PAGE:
Zoombombing, Tiger King, Kittens in Heat - Is Your Family Driving You Mad During Lockdown? This might be why
Play • 31 min

Now that we’re all home and living with our significant others because of CoVid-19 aka the coronavirus from Hell, it’s making some of go a little… Well, a little crazy. Why is this? Here we are housebound with the people we love with all our hearts and suddenly just listening to them breathe is making us want to throw knives when we really should just be so thankful that we’re not sick.

Are you feeling this way and freaking out about it?

Well, you are not alone. Not only is Covid messing with our anxieties, our livelihoods, our health and sending some of us into spirals of depression and grief, it’s also changing our routines and schedules and patterns and that can make us feel kind of vulnerable and off kilter.

This is where attachment styles come in. In her essay “Coping With an Insecure Attachment Style” on VeryWellMind on carriejonesbooks.blog, Marni Feuerman talks about how our attachment styles can be either secure or insecure and how they arise from our childhood.

She writes,

Feuerman“A secure style comes from consistency, reliability, and safety in one's childhood. As an adult, those with a secure attachment style can reflect back on their childhood and see both the good and the bad that occurred, but in the proper perspective. Overall, they generally feel that someone reliable was always available to them in their formative years. In adulthood, they enjoy close, intimate relationships and do not fear taking risks in love.”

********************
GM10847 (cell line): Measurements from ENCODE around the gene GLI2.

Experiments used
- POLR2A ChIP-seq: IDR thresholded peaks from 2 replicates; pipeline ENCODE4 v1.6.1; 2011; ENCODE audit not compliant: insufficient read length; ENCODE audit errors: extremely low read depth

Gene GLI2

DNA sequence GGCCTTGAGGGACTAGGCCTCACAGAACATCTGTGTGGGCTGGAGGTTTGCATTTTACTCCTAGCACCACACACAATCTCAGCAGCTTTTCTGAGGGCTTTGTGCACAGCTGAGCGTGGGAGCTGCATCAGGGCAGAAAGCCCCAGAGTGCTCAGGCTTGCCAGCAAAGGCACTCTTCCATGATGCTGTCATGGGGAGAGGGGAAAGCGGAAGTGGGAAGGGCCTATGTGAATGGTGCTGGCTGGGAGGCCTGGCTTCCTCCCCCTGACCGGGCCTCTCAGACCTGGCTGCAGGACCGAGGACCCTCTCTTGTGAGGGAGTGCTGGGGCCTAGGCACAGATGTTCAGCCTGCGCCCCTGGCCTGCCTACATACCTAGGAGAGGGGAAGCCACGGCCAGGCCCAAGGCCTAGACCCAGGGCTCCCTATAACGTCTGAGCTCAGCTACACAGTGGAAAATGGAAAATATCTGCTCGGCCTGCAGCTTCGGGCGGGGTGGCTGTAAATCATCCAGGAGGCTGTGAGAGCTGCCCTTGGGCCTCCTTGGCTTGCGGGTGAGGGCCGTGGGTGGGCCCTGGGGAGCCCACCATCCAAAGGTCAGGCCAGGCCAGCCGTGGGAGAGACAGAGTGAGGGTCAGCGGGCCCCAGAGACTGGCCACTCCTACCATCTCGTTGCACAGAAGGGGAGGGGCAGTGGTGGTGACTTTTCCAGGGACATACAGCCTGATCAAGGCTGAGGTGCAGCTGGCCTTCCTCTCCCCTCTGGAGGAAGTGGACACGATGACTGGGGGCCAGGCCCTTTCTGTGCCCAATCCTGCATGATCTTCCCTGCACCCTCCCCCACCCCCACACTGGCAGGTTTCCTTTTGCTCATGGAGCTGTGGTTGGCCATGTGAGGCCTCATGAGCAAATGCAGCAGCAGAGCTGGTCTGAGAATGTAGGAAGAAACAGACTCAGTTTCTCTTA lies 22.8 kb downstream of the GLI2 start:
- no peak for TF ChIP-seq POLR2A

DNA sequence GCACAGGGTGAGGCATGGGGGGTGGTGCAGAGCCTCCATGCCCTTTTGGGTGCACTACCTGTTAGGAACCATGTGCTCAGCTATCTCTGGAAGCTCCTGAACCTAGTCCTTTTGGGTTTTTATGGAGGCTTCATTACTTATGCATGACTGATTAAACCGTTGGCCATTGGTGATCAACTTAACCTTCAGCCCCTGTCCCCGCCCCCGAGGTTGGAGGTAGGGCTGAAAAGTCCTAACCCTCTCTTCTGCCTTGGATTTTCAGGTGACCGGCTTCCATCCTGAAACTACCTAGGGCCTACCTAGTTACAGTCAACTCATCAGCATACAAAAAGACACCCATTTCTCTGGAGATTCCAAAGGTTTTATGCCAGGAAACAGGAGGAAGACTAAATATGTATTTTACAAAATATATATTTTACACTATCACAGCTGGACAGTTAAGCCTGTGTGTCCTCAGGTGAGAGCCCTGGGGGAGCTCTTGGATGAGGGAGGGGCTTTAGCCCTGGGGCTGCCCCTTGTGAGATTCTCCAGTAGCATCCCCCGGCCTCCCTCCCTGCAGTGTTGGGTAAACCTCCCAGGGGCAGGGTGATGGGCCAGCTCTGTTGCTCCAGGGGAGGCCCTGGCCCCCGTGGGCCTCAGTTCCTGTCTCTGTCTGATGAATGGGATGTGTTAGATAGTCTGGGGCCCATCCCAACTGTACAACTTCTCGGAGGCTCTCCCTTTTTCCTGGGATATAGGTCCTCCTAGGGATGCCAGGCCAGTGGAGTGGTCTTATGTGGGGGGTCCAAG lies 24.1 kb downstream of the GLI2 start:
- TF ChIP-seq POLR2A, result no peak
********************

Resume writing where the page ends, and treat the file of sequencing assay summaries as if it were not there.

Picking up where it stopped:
Who are these magical, well-balanced people? They are the ones who are chill and not freaking out about how their significant other is loading the dishwasher, that’s who they are.

The rest of us have three insecure attachment patterns, she explains, and those are avoidant, ambivalent, and disorganized.


Feuerman again“Avoidant: Avoidant people have a dismissive attitude. They shun intimacy and have many difficulties reaching for others in times of need.
Ambivalent: Those with an ambivalent pattern are often anxious and preoccupied. These people may be viewed as "clingy" or "needy," often requiring much validation and reassurance.
Disorganized: The disorganized pattern is often the product of trauma or extreme inconsistency in one's childhood. Disorganized attachment is not a mixture of avoidant and ambivalent attachments—it is a far more serious state where a person has no real coping strategies and is unable to deal with the world.”

I am ambivalent AF.  Gabby, our dog, is also ambivalent.

What do attachment styles have to do with writing?

Well, when you’re writing about relationships in a dystopian novel or apocalypse, you want to account for those different types of personalities and levels of attachment.

We ran out of space on here, so for the rest of the notes check out carriejonesbooks.blog


The music we’ve clipped and shortened in this podcast is awesome and is made available through the Creative Commons License. Here’s a link to that and the artist’s website. Who is this artist and what is this song?  It’s “Night Owl” by Broke For Free.

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